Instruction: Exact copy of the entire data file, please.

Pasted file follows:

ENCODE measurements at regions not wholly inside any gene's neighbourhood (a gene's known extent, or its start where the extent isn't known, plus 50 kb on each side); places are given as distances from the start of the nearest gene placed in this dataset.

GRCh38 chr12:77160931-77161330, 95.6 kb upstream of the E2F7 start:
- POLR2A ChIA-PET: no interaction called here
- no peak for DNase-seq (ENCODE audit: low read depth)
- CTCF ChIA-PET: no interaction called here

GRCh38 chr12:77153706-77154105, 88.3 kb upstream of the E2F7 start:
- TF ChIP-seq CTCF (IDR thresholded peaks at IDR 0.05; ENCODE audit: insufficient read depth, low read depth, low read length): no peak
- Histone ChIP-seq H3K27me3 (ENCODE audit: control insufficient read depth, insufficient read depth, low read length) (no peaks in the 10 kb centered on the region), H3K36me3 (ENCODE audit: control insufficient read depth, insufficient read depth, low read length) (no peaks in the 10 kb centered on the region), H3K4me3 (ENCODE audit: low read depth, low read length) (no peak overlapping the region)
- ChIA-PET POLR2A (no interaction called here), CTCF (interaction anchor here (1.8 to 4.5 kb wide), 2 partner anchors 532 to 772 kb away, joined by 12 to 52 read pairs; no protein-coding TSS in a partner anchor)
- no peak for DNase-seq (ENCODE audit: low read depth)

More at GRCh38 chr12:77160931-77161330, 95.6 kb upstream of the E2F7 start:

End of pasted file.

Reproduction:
ENCODE measurements at regions not wholly inside any gene's neighbourhood (a gene's known extent, or its start where the extent isn't known, plus 50 kb on each side); places are given as distances from the start of the nearest gene placed in this dataset.

GRCh38 chr12:77160931-77161330, 95.6 kb upstream of the E2F7 start:
- POLR2A ChIA-PET: no interaction called here
- no peak for DNase-seq (ENCODE audit: low read depth)
- CTCF ChIA-PET: no interaction called here

GRCh38 chr12:77153706-77154105, 88.3 kb upstream of the E2F7 start:
- TF ChIP-seq CTCF (IDR thresholded peaks at IDR 0.05; ENCODE audit: insufficient read depth, low read depth, low read length): no peak
- Histone ChIP-seq H3K27me3 (ENCODE audit: control insufficient read depth, insufficient read depth, low read length) (no peaks in the 10 kb centered on the region), H3K36me3 (ENCODE audit: control insufficient read depth, insufficient read depth, low read length) (no peaks in the 10 kb centered on the region), H3K4me3 (ENCODE audit: low read depth, low read length) (no peak overlapping the region)
- ChIA-PET POLR2A (no interaction called here), CTCF (interaction anchor here (1.8 to 4.5 kb wide), 2 partner anchors 532 to 772 kb away, joined by 12 to 52 read pairs; no protein-coding TSS in a partner anchor)
- no peak for DNase-seq (ENCODE audit: low read depth)

More at GRCh38 chr12:77160931-77161330, 95.6 kb upstream of the E2F7 start: